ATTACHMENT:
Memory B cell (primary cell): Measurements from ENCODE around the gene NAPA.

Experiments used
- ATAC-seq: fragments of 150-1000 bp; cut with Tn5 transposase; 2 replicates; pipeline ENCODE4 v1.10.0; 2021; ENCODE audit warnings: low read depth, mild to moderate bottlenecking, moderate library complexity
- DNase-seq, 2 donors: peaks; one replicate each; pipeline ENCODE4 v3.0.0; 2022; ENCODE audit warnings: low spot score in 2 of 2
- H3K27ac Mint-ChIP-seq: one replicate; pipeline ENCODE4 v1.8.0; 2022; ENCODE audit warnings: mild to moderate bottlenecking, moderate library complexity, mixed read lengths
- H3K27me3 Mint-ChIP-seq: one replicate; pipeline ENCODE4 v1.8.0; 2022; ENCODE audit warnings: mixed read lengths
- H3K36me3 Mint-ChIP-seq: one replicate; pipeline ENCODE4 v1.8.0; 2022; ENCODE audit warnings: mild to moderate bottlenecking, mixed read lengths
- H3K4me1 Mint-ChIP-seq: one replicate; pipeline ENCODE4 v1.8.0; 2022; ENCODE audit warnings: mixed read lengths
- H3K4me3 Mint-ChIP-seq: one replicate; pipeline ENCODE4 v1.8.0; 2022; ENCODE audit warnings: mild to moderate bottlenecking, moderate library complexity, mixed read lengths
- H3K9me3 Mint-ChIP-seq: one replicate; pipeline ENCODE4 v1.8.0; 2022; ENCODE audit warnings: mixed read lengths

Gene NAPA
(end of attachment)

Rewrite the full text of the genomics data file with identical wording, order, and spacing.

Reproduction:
Memory B cell (primary cell): Measurements from ENCODE around the gene NAPA.

Experiments used
- ATAC-seq: fragments of 150-1000 bp; cut with Tn5 transposase; 2 replicates; pipeline ENCODE4 v1.10.0; 2021; ENCODE audit warnings: low read depth, mild to moderate bottlenecking, moderate library complexity
- DNase-seq, 2 donors: peaks; one replicate each; pipeline ENCODE4 v3.0.0; 2022; ENCODE audit warnings: low spot score in 2 of 2
- H3K27ac Mint-ChIP-seq: one replicate; pipeline ENCODE4 v1.8.0; 2022; ENCODE audit warnings: mild to moderate bottlenecking, moderate library complexity, mixed read lengths
- H3K27me3 Mint-ChIP-seq: one replicate; pipeline ENCODE4 v1.8.0; 2022; ENCODE audit warnings: mixed read lengths
- H3K36me3 Mint-ChIP-seq: one replicate; pipeline ENCODE4 v1.8.0; 2022; ENCODE audit warnings: mild to moderate bottlenecking, mixed read lengths
- H3K4me1 Mint-ChIP-seq: one replicate; pipeline ENCODE4 v1.8.0; 2022; ENCODE audit warnings: mixed read lengths
- H3K4me3 Mint-ChIP-seq: one replicate; pipeline ENCODE4 v1.8.0; 2022; ENCODE audit warnings: mild to moderate bottlenecking, moderate library complexity, mixed read lengths
- H3K9me3 Mint-ChIP-seq: one replicate; pipeline ENCODE4 v1.8.0; 2022; ENCODE audit warnings: mixed read lengths

Gene NAPA